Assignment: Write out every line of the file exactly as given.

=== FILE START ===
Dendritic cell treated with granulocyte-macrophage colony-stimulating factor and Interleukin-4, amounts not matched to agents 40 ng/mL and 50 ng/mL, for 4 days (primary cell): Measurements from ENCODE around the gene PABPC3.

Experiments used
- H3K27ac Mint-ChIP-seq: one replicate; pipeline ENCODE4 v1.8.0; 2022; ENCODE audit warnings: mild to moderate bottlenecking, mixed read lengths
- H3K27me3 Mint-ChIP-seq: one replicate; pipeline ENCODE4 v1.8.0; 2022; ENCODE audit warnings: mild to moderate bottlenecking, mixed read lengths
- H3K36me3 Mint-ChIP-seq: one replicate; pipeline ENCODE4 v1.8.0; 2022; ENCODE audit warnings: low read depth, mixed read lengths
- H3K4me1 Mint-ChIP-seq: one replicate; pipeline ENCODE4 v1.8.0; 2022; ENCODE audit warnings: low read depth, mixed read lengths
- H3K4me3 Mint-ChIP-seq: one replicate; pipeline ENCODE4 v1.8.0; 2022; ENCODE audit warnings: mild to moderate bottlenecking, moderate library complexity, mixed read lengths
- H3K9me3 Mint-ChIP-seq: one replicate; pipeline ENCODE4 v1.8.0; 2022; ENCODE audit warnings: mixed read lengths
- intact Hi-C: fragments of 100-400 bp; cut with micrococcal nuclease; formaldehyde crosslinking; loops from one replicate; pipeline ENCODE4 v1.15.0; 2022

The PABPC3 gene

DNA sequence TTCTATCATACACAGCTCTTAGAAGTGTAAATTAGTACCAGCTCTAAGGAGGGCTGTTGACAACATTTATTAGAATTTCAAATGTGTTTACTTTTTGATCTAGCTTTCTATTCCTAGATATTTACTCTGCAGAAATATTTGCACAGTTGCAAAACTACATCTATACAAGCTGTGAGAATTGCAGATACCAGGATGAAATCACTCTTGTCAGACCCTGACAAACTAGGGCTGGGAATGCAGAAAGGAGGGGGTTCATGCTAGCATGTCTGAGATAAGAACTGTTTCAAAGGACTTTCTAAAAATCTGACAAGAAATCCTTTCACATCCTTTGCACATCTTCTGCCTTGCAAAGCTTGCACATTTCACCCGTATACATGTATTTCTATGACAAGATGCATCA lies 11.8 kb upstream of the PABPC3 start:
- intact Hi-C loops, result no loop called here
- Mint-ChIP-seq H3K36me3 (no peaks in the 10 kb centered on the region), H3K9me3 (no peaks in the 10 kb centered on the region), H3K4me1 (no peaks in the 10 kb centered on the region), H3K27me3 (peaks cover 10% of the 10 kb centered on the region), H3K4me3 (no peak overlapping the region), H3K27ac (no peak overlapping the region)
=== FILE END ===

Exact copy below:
Dendritic cell treated with granulocyte-macrophage colony-stimulating factor and Interleukin-4, amounts not matched to agents 40 ng/mL and 50 ng/mL, for 4 days (primary cell): Measurements from ENCODE around the gene PABPC3.

Experiments used
- H3K27ac Mint-ChIP-seq: one replicate; pipeline ENCODE4 v1.8.0; 2022; ENCODE audit warnings: mild to moderate bottlenecking, mixed read lengths
- H3K27me3 Mint-ChIP-seq: one replicate; pipeline ENCODE4 v1.8.0; 2022; ENCODE audit warnings: mild to moderate bottlenecking, mixed read lengths
- H3K36me3 Mint-ChIP-seq: one replicate; pipeline ENCODE4 v1.8.0; 2022; ENCODE audit warnings: low read depth, mixed read lengths
- H3K4me1 Mint-ChIP-seq: one replicate; pipeline ENCODE4 v1.8.0; 2022; ENCODE audit warnings: low read depth, mixed read lengths
- H3K4me3 Mint-ChIP-seq: one replicate; pipeline ENCODE4 v1.8.0; 2022; ENCODE audit warnings: mild to moderate bottlenecking, moderate library complexity, mixed read lengths
- H3K9me3 Mint-ChIP-seq: one replicate; pipeline ENCODE4 v1.8.0; 2022; ENCODE audit warnings: mixed read lengths
- intact Hi-C: fragments of 100-400 bp; cut with micrococcal nuclease; formaldehyde crosslinking; loops from one replicate; pipeline ENCODE4 v1.15.0; 2022

The PABPC3 gene

DNA sequence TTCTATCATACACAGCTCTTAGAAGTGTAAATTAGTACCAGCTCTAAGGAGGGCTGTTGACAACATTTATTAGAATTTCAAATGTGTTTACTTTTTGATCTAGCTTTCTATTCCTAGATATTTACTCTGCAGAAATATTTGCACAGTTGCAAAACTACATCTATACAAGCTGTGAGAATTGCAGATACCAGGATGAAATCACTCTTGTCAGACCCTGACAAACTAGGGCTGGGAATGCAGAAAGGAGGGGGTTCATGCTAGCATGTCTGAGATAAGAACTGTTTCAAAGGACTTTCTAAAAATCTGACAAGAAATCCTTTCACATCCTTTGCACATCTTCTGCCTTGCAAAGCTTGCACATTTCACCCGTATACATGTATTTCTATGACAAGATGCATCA lies 11.8 kb upstream of the PABPC3 start:
- intact Hi-C loops, result no loop called here
- Mint-ChIP-seq H3K36me3 (no peaks in the 10 kb centered on the region), H3K9me3 (no peaks in the 10 kb centered on the region), H3K4me1 (no peaks in the 10 kb centered on the region), H3K27me3 (peaks cover 10% of the 10 kb centered on the region), H3K4me3 (no peak overlapping the region), H3K27ac (no peak overlapping the region)